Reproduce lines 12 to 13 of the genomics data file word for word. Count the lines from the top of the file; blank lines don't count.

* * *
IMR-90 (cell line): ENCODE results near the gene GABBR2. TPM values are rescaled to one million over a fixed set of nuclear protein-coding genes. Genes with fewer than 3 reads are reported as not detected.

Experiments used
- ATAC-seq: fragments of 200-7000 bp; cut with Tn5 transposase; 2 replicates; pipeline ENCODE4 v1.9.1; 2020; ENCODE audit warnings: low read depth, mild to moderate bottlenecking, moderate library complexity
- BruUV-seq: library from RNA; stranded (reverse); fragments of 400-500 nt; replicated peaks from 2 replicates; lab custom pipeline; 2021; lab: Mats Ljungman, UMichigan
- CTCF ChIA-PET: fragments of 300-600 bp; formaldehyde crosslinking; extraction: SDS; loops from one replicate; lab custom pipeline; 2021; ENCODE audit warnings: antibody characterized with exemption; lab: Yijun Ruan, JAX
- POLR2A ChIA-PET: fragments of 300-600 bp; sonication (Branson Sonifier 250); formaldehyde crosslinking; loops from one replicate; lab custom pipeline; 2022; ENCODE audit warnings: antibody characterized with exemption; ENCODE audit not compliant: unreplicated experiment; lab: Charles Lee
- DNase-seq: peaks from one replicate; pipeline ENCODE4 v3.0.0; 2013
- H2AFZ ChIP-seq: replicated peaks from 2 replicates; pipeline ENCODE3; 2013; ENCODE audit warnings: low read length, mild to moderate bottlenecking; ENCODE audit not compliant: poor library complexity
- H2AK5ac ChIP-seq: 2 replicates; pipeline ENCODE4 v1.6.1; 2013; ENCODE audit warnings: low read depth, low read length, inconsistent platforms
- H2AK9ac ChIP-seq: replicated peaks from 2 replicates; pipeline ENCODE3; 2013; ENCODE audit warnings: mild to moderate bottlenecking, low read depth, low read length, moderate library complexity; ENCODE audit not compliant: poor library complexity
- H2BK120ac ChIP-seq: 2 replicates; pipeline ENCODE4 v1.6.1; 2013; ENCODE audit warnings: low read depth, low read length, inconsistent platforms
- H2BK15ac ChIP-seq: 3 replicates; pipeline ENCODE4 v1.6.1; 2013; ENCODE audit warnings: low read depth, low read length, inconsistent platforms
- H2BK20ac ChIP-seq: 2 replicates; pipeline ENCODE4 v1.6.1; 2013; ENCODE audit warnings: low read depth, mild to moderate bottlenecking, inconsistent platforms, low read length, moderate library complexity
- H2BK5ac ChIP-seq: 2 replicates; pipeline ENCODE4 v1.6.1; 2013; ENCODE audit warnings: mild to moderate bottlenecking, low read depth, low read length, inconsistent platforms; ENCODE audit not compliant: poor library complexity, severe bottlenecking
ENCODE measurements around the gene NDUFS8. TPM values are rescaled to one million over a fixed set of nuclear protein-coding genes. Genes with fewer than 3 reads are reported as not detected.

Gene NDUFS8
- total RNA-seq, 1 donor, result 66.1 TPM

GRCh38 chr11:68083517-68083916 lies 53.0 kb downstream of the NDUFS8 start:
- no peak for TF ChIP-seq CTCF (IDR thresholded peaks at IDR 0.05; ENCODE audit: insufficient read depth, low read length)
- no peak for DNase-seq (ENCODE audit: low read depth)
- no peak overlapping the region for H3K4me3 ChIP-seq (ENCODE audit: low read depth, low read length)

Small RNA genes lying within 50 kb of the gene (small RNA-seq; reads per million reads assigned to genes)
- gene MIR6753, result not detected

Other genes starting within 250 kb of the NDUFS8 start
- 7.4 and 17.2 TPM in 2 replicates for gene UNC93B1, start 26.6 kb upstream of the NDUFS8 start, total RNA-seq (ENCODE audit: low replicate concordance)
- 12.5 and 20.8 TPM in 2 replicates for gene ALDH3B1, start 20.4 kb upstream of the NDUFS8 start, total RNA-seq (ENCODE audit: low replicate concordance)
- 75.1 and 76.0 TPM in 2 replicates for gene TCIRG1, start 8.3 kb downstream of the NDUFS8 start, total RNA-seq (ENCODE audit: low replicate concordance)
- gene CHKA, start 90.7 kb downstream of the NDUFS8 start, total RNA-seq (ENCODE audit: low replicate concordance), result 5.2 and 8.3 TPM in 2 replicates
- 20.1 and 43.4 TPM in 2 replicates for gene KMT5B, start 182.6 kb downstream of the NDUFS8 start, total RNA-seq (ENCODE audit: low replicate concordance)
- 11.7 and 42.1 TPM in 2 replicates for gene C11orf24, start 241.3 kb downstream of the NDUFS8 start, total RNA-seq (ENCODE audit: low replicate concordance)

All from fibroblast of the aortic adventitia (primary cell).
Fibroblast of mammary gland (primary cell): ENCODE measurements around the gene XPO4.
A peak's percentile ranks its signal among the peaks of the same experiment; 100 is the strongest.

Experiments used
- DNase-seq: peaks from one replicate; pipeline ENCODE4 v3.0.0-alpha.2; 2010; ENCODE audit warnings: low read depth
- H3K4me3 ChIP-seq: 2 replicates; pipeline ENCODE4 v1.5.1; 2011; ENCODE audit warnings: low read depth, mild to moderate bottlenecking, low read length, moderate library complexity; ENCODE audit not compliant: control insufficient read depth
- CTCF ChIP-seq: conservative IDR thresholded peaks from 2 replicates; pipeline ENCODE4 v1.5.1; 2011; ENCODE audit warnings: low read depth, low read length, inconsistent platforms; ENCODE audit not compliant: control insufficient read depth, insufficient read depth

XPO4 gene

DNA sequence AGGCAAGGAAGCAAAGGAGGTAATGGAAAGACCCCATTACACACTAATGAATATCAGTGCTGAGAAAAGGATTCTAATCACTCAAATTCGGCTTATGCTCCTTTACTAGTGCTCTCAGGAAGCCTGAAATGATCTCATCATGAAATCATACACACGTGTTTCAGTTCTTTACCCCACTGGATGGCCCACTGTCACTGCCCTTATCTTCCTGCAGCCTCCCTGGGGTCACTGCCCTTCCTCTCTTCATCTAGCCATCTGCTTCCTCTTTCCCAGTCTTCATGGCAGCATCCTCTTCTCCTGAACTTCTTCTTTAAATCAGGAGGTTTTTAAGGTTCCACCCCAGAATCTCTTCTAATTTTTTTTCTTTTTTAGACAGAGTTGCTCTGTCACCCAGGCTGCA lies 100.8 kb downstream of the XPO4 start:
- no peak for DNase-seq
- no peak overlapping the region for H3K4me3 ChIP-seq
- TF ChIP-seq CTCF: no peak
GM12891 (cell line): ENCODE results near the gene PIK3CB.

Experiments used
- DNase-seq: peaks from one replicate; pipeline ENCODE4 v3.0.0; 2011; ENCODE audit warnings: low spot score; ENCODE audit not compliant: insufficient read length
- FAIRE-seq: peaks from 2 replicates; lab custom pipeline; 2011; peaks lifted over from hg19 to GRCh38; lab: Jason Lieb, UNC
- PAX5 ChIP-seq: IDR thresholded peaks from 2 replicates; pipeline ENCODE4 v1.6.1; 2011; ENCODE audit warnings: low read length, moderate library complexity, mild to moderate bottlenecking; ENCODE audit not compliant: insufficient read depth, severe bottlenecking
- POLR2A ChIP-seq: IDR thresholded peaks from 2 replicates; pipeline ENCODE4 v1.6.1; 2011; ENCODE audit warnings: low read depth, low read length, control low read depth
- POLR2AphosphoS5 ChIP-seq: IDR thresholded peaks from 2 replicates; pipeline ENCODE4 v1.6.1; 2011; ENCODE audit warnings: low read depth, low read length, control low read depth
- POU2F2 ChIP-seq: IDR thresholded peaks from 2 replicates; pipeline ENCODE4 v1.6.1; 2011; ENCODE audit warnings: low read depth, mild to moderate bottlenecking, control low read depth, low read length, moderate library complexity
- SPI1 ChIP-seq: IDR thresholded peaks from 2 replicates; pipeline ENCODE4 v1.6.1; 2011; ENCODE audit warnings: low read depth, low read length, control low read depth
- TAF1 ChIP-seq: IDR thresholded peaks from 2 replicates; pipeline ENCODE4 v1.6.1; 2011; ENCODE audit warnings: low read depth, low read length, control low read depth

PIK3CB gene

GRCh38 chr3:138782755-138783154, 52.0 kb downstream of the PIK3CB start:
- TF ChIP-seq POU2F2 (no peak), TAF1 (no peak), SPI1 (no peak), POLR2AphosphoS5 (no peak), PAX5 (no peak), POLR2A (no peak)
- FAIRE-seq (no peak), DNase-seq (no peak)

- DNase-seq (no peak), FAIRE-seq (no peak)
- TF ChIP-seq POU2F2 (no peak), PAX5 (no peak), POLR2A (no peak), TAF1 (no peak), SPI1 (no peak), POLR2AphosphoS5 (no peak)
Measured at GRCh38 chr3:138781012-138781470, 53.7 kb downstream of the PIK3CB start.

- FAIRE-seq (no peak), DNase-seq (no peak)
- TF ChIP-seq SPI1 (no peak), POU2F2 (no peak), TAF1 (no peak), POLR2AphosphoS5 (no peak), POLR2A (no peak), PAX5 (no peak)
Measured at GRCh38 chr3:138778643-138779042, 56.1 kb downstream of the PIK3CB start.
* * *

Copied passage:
- H2BK15ac ChIP-seq: 3 replicates; pipeline ENCODE4 v1.6.1; 2013; ENCODE audit warnings: low read depth, low read length, inconsistent platforms
- H2BK20ac ChIP-seq: 2 replicates; pipeline ENCODE4 v1.6.1; 2013; ENCODE audit warnings: low read depth, mild to moderate bottlenecking, inconsistent platforms, low read length, moderate library complexity